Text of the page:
Monday, January 29, 2018

Generic new gTLDs (to replace ".com")

From company names to trademarks and online boutiques to pornography, I like to call the ".com" domain name extension a generic one because it used for everything. If new gTLDs offer the advantage to differ from ".com" by bringing precision right in the domain name extension; some, by trying to compete with ".com", are offering another advantage: AVAILABILITY. Remaining generic new gTLDs, they also offer the possibility to remain global.
In simple words: you can buy a new domain name from the latest ICANN new gTLD program with an extension that has the exact same meaning as a".com".

9 generic TLDs
I listed nine generic domain name extensions which, I believe, have the same use as a ".com":
  1. The .GLOBAL new gTLD;
  2. .SITE
  4. .WORLD
  5. .ONLINE
  7. .CONTACT (not "really" launched yet)
  8. .HOME (not launched yet)
  9. .WEB (not launched yet)
Are these TLDs successful?
When comparing with ".com" domain name registration volumes, the .ONLINE new gTLD had 782,790 registrations in December 2017 when .COM had 128.548.420 so we have a 128 million registrations difference between .COM and its closest competitor (...)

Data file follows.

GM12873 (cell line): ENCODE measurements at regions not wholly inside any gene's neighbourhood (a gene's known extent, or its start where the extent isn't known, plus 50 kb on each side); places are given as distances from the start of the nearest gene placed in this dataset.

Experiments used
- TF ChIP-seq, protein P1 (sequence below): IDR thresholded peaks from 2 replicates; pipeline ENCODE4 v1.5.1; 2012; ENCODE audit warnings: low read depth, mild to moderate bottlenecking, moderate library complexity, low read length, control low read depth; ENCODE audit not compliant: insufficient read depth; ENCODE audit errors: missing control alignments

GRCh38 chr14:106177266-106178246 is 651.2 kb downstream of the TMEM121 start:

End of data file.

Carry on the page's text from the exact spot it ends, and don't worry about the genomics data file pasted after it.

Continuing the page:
Does it mean that generic TLDs are not a success? Certainly not since .ONLINE gained 215,000 new registrations in one year. This is noticeable.

In the blue
On these 9 domain name extensions, two remain to be launched, the .CONTACT new gTLD has sticked to one single registration during the entire year (my feeling is that the applicant...well...who cares if he is about to sell his TLD to Afilias) and one has lost a little less than 50,000 registrations.

The TLDs after gained registration from January to December: .ONLINE - .WEBSITE - .WORLD - .GLOBAL and .INTERNATIONAL. When .CONTACT launches, I am confident that it is a success too.

We don't need more
While I find this positive to be able to register a domain name using a generic extension, I also fear that it could become a risk. The .SITE new gTLD lost a lot of registrations between January and December 2017: could the existence of the similar .WEBSITE extension be a reason for this? Note that the registry's method to install its domains on the market could also be a reason why a TLD loses registrations: the fact that many registries have tried the same methods to give names away (or at very low prices) could start to show signs that the method was not such a good one.

Also, the presence of so many similar generic TLDs on the market could also push to registering domain names in niche extensions which have no close competitor and which offer precision. We clearly don't need more generic extensions.

Check the full report here (the report is now available in French too).

1 comment:

Anonymous said...


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